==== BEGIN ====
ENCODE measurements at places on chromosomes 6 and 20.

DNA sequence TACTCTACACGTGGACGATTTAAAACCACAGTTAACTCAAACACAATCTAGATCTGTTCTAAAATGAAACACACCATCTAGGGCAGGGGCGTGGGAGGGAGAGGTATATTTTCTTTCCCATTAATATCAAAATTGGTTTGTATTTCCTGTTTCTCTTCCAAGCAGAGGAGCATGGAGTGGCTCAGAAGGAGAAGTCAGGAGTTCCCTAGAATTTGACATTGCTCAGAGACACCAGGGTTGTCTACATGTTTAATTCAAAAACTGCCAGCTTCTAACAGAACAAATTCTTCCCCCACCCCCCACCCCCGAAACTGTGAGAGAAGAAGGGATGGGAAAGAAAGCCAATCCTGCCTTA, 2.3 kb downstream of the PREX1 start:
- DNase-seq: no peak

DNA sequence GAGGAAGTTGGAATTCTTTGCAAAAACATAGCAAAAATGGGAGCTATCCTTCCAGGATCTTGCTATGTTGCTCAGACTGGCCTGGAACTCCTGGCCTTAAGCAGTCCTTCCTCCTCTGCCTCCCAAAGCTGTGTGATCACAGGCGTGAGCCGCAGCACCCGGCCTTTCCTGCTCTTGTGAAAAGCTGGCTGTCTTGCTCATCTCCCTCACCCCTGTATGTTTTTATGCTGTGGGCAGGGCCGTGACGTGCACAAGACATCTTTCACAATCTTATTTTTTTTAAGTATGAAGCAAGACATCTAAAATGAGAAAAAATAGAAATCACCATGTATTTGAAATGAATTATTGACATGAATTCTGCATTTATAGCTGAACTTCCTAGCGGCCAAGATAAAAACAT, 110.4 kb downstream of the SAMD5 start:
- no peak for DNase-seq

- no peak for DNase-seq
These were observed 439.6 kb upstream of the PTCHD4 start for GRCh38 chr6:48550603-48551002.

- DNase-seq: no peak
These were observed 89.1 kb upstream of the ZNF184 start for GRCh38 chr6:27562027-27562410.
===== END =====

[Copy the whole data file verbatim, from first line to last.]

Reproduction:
ENCODE measurements at places on chromosomes 6 and 20.

DNA sequence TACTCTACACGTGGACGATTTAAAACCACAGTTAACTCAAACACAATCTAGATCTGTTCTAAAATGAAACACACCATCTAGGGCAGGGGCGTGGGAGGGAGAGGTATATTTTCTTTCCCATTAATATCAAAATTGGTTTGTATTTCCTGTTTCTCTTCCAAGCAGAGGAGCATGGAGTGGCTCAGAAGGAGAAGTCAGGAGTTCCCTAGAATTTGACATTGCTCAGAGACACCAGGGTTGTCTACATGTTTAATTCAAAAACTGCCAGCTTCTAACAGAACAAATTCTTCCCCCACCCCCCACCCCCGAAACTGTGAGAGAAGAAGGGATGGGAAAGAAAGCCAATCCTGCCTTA, 2.3 kb downstream of the PREX1 start:
- DNase-seq: no peak

DNA sequence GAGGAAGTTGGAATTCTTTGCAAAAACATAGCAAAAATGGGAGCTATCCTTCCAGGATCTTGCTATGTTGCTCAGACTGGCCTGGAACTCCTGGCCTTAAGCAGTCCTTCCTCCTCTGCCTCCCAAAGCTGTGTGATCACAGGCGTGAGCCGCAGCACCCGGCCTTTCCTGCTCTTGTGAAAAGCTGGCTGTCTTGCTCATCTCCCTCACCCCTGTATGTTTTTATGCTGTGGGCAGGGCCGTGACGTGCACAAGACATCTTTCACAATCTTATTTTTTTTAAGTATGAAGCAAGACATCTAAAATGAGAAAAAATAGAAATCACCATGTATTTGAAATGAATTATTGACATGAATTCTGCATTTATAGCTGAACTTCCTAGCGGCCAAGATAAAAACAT, 110.4 kb downstream of the SAMD5 start:
- no peak for DNase-seq

- no peak for DNase-seq
These were observed 439.6 kb upstream of the PTCHD4 start for GRCh38 chr6:48550603-48551002.

- DNase-seq: no peak
These were observed 89.1 kb upstream of the ZNF184 start for GRCh38 chr6:27562027-27562410.